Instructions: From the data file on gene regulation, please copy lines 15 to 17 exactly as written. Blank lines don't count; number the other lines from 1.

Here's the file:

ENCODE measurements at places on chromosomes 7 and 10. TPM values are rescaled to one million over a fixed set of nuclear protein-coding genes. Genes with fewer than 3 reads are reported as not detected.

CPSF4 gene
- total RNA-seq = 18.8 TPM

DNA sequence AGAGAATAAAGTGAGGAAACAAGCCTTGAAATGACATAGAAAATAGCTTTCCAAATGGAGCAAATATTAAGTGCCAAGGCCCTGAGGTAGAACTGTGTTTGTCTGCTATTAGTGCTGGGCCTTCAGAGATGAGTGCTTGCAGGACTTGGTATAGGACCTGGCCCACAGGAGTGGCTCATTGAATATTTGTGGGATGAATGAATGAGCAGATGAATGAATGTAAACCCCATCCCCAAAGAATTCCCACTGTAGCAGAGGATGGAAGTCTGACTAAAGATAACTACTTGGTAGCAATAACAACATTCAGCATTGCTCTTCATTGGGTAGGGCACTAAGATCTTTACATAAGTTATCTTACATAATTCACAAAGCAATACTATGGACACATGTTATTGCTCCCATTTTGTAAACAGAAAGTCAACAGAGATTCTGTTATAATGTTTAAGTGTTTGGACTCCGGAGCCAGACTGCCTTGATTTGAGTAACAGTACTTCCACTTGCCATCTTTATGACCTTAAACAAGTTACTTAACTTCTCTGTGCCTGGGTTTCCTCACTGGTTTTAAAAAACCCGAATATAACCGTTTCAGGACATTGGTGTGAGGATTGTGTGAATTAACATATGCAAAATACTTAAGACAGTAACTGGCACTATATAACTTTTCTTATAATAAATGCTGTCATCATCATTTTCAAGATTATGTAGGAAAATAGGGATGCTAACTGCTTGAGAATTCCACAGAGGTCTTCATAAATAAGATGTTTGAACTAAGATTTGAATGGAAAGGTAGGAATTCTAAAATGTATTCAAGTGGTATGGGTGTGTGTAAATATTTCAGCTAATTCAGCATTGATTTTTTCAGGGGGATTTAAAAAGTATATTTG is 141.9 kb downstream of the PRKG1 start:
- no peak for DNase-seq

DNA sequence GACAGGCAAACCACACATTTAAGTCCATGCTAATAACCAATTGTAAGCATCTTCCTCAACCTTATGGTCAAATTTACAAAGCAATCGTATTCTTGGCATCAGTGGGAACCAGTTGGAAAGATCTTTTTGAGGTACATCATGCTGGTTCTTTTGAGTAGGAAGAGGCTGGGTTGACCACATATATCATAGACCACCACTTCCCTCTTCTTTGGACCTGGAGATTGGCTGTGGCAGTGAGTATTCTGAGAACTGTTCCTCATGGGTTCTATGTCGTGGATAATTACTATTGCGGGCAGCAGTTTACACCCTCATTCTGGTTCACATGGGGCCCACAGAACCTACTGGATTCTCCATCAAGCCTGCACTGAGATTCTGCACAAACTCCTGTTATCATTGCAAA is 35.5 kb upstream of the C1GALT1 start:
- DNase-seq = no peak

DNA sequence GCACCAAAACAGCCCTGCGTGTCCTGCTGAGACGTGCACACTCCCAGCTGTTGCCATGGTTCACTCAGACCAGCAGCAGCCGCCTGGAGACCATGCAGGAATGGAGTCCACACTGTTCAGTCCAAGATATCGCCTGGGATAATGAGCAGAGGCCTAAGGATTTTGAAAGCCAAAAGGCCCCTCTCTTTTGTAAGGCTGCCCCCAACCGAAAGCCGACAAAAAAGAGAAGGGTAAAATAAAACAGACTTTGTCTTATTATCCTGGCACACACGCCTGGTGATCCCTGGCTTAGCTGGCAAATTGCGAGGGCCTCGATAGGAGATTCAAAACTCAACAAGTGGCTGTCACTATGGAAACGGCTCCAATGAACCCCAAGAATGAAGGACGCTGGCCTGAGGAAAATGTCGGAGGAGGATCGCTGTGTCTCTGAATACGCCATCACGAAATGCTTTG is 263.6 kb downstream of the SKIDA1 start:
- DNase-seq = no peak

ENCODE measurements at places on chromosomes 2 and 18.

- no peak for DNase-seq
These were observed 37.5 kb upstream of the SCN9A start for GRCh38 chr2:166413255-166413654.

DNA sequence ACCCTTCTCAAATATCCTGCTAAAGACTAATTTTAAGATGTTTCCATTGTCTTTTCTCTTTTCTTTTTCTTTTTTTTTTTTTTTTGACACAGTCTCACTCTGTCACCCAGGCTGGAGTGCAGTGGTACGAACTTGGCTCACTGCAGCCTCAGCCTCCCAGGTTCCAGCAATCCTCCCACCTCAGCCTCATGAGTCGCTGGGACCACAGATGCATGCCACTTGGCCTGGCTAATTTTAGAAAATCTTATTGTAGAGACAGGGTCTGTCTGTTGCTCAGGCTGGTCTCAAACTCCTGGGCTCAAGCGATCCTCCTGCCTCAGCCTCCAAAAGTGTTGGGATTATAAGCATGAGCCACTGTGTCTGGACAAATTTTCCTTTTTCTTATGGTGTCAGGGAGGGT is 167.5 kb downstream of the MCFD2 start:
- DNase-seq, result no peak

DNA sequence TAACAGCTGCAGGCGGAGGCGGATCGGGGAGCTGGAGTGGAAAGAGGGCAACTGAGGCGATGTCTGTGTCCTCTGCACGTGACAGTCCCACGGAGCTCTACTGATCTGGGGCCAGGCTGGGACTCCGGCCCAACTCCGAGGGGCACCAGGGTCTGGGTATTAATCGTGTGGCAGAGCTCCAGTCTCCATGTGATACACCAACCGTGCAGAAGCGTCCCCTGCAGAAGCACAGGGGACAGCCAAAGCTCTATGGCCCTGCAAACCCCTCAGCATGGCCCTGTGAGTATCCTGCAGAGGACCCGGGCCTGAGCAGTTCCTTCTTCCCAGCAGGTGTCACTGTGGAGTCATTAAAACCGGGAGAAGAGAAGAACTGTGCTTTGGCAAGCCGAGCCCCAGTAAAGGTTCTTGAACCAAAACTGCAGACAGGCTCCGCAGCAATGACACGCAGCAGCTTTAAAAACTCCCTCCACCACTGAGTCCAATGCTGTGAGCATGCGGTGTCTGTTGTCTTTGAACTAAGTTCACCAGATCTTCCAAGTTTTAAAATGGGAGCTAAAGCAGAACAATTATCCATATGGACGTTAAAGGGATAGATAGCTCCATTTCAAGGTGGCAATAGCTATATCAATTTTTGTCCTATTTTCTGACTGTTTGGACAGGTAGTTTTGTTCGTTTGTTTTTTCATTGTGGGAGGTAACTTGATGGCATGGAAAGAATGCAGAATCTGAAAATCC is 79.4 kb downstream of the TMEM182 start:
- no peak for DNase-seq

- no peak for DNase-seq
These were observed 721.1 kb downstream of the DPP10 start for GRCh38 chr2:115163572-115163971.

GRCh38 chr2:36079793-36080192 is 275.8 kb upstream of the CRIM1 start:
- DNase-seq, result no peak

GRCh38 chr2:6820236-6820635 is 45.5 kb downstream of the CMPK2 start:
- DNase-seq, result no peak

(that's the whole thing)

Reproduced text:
DNA sequence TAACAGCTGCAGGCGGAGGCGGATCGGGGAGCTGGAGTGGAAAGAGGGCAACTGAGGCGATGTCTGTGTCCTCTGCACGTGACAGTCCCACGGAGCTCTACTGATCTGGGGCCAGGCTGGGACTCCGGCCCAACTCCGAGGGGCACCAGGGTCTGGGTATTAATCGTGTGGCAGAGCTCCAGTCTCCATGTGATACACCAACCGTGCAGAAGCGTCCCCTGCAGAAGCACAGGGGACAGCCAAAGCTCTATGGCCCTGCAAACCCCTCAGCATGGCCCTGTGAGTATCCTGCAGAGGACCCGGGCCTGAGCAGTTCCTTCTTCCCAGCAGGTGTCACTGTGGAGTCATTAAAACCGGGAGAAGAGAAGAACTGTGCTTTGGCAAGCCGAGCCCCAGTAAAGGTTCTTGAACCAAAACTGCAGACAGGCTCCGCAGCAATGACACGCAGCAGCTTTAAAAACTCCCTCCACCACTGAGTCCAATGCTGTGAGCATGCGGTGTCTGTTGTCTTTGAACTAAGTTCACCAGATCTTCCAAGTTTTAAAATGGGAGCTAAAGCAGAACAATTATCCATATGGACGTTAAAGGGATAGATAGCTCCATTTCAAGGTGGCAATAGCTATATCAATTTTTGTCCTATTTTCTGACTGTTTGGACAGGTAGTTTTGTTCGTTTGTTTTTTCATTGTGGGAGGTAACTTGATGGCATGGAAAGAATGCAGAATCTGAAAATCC is 79.4 kb downstream of the TMEM182 start:
- no peak for DNase-seq

- no peak for DNase-seq